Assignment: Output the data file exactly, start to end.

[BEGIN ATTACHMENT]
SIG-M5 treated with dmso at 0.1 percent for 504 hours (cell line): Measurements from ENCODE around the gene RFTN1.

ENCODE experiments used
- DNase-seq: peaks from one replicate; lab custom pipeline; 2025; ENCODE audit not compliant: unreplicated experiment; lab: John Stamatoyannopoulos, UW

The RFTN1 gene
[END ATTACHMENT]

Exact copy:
SIG-M5 treated with dmso at 0.1 percent for 504 hours (cell line): Measurements from ENCODE around the gene RFTN1.

ENCODE experiments used
- DNase-seq: peaks from one replicate; lab custom pipeline; 2025; ENCODE audit not compliant: unreplicated experiment; lab: John Stamatoyannopoulos, UW

The RFTN1 gene